(206) 527-9399

Humility is Not Humiliation: Shoftim

Shoftim: Deuteronomy 16:18 – 21:9


This week is the first week of Elul, the month leading up to Rosh HaShanah, the Jewish New Year. It is traditionally a time dedicated to introspection, to reviewing the year that was, and to beginning the spiritual process called TeshuvahTeshuvah is a re-turning, a turning inward, an invitation to fearlessly examine the unhealthy and sometimes even harmful ways we show up in our lives. And, our sages tell us, we are to engage in this process with humility.

Humility is one of those words that is often misunderstood. We know its opposite to be arrogance or pride, and we associate it with the idea of meekness, submissiveness and self-abnegation. In our minds the word “humility” has become synonymous with “humiliation,” and we feel a profound aversion toward that. To make matters worse, we live in a society that rewards those with narcissistic charismatic personalities, and looks down upon or, at best, overlooks the unpretentious, the modest, the unassuming. But Mussar—Jewish teachings on ethical and spiritual discipline—offers a new definition for the word “humility” that opens a doorway to its deeper meaning. For the teachers of Mussar, real humility is not about self-abasement or servility—that would be a pathological expression of the midah/the quality—rather it is about strengthening a healthy sense of self. It is not about making yourself “less-than” what you are, but about being exactly and fully who you are. True humility is about constraining oneself to occupy only the space fitting to us, while leaving all the space necessary for others to do the same. “Space” here can be understood figuratively, but can also refer to the physical, interpersonal, and/or emotional space each of us inhabits.

The Torah sees this definition of humility as a paragon of behavior for all persons, but especially emphasizes that those in leadership positions live by it. We see this particularly in this week’s portion when Moses enjoins the people to choose a king to rule over them once they settle in the land. This king, Moses urges, must be humble:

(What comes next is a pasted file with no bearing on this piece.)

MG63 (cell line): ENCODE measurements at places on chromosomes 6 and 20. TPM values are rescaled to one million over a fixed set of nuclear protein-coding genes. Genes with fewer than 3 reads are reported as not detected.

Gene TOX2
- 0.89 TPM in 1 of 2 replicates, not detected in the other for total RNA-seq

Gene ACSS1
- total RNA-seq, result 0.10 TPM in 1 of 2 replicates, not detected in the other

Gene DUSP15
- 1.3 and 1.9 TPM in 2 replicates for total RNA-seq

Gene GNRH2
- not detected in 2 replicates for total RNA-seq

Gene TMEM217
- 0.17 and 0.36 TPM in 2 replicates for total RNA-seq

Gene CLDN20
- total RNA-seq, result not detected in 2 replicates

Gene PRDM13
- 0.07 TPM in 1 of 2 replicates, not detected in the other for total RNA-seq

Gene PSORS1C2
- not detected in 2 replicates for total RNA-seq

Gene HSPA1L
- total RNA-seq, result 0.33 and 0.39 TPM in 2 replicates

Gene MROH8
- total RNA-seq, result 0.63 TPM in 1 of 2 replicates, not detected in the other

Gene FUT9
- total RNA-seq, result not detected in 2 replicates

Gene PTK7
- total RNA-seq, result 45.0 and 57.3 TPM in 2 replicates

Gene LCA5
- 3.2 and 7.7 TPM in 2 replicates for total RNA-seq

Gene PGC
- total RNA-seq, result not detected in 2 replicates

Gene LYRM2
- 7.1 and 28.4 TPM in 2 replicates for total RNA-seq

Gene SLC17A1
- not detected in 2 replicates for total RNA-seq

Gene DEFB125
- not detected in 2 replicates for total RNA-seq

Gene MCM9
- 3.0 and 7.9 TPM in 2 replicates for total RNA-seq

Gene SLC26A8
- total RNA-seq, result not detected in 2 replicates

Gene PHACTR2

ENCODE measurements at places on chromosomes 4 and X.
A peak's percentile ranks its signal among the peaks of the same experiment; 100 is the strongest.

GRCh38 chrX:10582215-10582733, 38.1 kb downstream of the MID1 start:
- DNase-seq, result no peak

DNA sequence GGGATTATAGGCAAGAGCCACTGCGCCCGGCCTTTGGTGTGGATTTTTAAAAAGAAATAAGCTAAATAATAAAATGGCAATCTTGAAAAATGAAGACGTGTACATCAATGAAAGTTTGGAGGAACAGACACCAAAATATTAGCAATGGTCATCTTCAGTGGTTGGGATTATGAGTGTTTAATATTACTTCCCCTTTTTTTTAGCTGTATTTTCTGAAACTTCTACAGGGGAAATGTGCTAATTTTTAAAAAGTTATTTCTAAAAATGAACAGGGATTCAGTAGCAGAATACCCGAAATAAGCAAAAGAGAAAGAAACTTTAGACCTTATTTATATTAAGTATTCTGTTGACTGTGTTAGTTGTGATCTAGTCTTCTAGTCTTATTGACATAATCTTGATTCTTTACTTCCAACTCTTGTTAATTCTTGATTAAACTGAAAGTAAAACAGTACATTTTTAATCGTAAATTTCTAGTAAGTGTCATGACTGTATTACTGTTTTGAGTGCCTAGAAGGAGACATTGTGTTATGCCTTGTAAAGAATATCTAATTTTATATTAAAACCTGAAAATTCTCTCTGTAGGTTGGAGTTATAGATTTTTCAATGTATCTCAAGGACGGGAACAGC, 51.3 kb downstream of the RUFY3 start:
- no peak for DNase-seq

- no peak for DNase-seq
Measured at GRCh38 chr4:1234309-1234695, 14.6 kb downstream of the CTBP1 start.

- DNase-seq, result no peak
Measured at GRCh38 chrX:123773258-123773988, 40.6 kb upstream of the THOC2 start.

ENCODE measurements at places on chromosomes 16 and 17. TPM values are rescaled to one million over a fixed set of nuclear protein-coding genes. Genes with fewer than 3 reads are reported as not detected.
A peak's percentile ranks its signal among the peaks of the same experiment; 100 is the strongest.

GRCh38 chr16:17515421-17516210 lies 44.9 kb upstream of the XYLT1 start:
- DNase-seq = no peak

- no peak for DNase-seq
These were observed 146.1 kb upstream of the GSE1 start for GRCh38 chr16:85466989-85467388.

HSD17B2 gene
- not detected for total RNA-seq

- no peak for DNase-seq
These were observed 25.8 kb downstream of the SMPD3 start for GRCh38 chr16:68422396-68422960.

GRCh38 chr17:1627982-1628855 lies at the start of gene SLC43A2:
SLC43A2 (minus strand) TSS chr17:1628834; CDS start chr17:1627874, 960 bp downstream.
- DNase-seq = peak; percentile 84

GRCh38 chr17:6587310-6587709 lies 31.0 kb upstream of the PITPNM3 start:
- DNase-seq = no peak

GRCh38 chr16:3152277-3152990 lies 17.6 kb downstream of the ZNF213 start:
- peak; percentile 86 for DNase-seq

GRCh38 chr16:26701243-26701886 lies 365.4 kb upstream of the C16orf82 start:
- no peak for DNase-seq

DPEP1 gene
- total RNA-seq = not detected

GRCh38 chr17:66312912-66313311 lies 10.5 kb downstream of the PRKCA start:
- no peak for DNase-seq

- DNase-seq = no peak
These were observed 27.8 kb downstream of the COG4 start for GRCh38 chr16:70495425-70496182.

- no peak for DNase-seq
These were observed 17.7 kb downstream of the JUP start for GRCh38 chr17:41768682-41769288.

…he shall not keep many horses or send people back to Egypt to add to his horses… And he shall not have many wives, lest his heart goes astray; nor shall he amass silver and gold to excess. When he is seated on his royal throne, he shall have a copy of this Torah… Let it remain with him and let him read in it all his life… He will thus not act haughtily toward his fellows or deviate from the instruction to the right or to the left… [Deut. 17:16-20]

In this month of Elul, we need humility to help us discern whether we, in our own life, have deviated right or left, overstepping our rightful space. Humility is the conduit through which we are able to take an honest inventory of our behavior and measure the ways we have either let our ego overflow its boundaries, or shrink in the face of life’s challenges. Do you make enough room in your life for others or do you find yourself mostly focused on your own story? Do you tend to take over other people’s space, or, alternatively deflate in their presence? Are you holding your ground for what you believe in, or find that you often shrink from the space you ought to claim? Humility helps one see oneself from an objective, measured, truthful perspective; and as such, the Mussar masters held that cultivating humility is the ground for the introspective journey called Teshuvah. May it guide our steps, this month, to find greater clarity about who we are, so that we might become more fully who, at the soul level, we know ourselves to be.